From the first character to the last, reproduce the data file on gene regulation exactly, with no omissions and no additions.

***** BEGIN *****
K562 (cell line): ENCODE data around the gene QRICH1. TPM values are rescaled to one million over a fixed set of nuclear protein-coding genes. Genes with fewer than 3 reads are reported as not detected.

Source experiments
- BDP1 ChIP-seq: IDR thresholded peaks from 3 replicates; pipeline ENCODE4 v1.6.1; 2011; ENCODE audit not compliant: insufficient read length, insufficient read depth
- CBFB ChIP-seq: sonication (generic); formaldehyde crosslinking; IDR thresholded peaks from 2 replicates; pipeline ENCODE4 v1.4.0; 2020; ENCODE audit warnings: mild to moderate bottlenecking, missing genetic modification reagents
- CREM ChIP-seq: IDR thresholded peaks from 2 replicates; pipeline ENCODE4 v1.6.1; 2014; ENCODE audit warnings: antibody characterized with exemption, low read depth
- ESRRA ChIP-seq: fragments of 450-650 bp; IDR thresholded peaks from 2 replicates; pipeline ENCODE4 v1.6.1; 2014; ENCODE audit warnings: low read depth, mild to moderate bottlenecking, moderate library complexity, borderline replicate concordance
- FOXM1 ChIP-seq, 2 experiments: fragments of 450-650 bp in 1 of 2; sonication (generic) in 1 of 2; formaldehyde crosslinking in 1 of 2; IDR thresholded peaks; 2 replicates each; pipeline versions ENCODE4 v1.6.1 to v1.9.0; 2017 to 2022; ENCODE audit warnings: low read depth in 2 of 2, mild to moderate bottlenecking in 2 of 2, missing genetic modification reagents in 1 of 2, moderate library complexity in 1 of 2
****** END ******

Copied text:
K562 (cell line): ENCODE data around the gene QRICH1. TPM values are rescaled to one million over a fixed set of nuclear protein-coding genes. Genes with fewer than 3 reads are reported as not detected.

Source experiments
- BDP1 ChIP-seq: IDR thresholded peaks from 3 replicates; pipeline ENCODE4 v1.6.1; 2011; ENCODE audit not compliant: insufficient read length, insufficient read depth
- CBFB ChIP-seq: sonication (generic); formaldehyde crosslinking; IDR thresholded peaks from 2 replicates; pipeline ENCODE4 v1.4.0; 2020; ENCODE audit warnings: mild to moderate bottlenecking, missing genetic modification reagents
- CREM ChIP-seq: IDR thresholded peaks from 2 replicates; pipeline ENCODE4 v1.6.1; 2014; ENCODE audit warnings: antibody characterized with exemption, low read depth
- ESRRA ChIP-seq: fragments of 450-650 bp; IDR thresholded peaks from 2 replicates; pipeline ENCODE4 v1.6.1; 2014; ENCODE audit warnings: low read depth, mild to moderate bottlenecking, moderate library complexity, borderline replicate concordance
- FOXM1 ChIP-seq, 2 experiments: fragments of 450-650 bp in 1 of 2; sonication (generic) in 1 of 2; formaldehyde crosslinking in 1 of 2; IDR thresholded peaks; 2 replicates each; pipeline versions ENCODE4 v1.6.1 to v1.9.0; 2017 to 2022; ENCODE audit warnings: low read depth in 2 of 2, mild to moderate bottlenecking in 2 of 2, missing genetic modification reagents in 1 of 2, moderate library complexity in 1 of 2